In her expressed role as an “escort to the public” at the ready to remark upon our natural desire to understand the world, Dr. Elsa Kirsten Peters, geologist, former Washington State University professor, author or co-author of numerous journal articles as well as several textbooks, and syndicated newspaper columnist at over 200 newspapers, already has a lot of food for thought on her plate. The immensely informative and enjoyable Planet Rock Doc: Nuggets from Explorations of the Natural World World finds the “Rock Doc” putting a spotlight on some of her favorite columns without blinding us with weird science.
Spread over the course of nine sections that comprise such topics as geology, energy, agriculture, climate, human health, biology, physics, chemistry, and science history, the book is a veritable variety platter of accessible scientific fact couched in a conversational exposition and, at times, revelation and the occasional aha! moment. Indeed, Dr. Peters packs a wallop of substance into a stylistic economy of words, punctuating her essays with immediacy and rewarding craftsmanship.
Moreover, the Rock Doc is adept at taking big-picture issues and framing them on smaller canvasses, often bringing in personal and applicable details or infusing her explanations and expertise with humanity and humor. “We make a lot of progress,” notes Peters in the chapter “Keeping It Simple,” “with the task [to understand the world around us] in some areas—like basic chemistry. But we don’t make progress in others—like the chemistry that springs up between two human hearts.” Peters is going to give it the college try, though, and then some.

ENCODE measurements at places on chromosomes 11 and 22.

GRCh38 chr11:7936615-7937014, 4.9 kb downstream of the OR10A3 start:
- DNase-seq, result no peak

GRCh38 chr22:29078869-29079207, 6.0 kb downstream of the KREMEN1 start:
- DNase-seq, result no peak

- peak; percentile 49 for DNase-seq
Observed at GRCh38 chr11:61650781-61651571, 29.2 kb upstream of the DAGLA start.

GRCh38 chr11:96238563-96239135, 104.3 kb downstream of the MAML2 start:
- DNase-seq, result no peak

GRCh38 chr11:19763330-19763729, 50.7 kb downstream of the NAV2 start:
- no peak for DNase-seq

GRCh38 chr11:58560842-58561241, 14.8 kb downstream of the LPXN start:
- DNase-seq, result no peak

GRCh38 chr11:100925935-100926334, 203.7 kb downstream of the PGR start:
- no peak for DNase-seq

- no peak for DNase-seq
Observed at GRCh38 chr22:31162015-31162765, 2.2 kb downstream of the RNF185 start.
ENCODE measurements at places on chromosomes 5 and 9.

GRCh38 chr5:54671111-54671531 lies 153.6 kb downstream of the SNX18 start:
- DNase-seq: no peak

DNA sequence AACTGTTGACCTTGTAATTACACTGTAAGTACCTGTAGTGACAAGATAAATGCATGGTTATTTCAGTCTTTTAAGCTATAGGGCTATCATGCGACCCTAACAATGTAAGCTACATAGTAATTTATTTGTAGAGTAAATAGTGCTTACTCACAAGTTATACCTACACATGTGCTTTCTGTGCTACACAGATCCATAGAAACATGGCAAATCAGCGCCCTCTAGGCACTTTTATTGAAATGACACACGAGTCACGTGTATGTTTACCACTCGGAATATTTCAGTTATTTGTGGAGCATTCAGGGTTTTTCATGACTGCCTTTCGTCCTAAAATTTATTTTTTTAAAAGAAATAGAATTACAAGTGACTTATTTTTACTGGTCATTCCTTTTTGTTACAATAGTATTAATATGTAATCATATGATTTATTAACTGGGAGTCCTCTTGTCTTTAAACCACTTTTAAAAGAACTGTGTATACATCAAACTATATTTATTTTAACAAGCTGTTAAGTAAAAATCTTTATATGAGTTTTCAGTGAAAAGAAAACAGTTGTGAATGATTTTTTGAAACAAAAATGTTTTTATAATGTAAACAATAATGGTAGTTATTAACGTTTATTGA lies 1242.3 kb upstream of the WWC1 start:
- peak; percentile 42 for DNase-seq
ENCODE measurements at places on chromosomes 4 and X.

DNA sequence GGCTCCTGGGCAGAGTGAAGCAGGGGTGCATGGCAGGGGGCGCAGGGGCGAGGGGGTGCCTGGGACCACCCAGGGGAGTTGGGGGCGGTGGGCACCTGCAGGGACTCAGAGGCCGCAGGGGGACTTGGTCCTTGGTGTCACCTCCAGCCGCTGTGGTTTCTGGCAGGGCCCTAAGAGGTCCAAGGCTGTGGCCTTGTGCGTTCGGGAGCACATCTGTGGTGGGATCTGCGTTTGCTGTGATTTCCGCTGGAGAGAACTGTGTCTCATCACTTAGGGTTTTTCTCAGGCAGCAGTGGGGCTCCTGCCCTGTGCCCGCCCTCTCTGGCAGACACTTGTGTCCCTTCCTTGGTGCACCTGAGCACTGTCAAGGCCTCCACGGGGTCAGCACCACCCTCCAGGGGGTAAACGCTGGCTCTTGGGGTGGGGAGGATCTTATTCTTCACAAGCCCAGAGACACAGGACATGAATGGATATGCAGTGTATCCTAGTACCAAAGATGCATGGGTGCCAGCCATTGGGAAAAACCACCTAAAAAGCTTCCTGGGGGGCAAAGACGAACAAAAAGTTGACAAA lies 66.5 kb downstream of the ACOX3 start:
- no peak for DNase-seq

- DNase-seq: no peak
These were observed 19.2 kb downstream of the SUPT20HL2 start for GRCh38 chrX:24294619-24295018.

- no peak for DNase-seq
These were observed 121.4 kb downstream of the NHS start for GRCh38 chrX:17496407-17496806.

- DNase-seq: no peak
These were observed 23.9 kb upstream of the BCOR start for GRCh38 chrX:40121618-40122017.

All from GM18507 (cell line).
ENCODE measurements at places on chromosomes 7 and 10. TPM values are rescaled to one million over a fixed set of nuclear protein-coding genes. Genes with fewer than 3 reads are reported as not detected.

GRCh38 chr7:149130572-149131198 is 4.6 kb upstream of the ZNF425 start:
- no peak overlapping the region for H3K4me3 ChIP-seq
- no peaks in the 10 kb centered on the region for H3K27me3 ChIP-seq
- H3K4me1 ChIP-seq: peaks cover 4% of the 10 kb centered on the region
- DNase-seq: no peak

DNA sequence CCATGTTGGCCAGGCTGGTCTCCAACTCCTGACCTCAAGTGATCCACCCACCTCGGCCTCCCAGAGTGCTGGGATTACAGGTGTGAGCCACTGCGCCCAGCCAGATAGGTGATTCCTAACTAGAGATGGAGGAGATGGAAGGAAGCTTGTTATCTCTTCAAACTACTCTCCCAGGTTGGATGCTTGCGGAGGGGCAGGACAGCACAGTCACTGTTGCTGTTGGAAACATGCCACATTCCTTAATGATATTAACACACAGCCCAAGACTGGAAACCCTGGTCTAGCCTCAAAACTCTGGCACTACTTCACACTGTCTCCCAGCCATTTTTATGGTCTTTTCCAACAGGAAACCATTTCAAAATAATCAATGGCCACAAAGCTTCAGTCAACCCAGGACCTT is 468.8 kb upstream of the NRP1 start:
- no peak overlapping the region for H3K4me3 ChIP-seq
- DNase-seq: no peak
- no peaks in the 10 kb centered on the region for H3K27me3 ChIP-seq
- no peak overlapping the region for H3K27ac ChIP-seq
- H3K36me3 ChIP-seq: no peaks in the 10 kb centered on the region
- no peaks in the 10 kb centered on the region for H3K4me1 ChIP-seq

Such earnestness and an unassuming approach—often conveyed with a self-deprecating manner--is complemented by an insistence and inquisitive nature that has the author conceding (in a concept I gravitated to as readily as I did to the chapter holding out for the existence of “Too Much Exercise”) that “Knowing Nothing Can Be Good,” even if it means that her resolve is a burden: it’s “probably not so easy to be my doctor,” Peters admits, then a few paragraphs on she has occasion to declares that “It’s probably not so easy to be my friend.”
Ever disarming and enthralling, the Roc Doc dissembles. “Everyone can grasp the basics of science,” she says, “and—most importantly—the quick and simple methods that scientists have used to learn more about the natural world.” It’s a straightforward application and makes for a structuring and methodological guideline that helps elucidate observations and opinion as covered throughout the breadth of the book in such diversionary, bet-you-can’t-read-just-one chapters as “Ancient Poop Yields Clues,” “Twins, DNA, and Mental Illness,” “Norsemen and the Great Crack in the Atlantic,” “When the Sahara Was Green,” “Mr. Jefferson and the Ice Age Zoo,” and “Harvesting Liquid Fuels From Trees,” to mention a fraction of the ways and means by which we can understand life.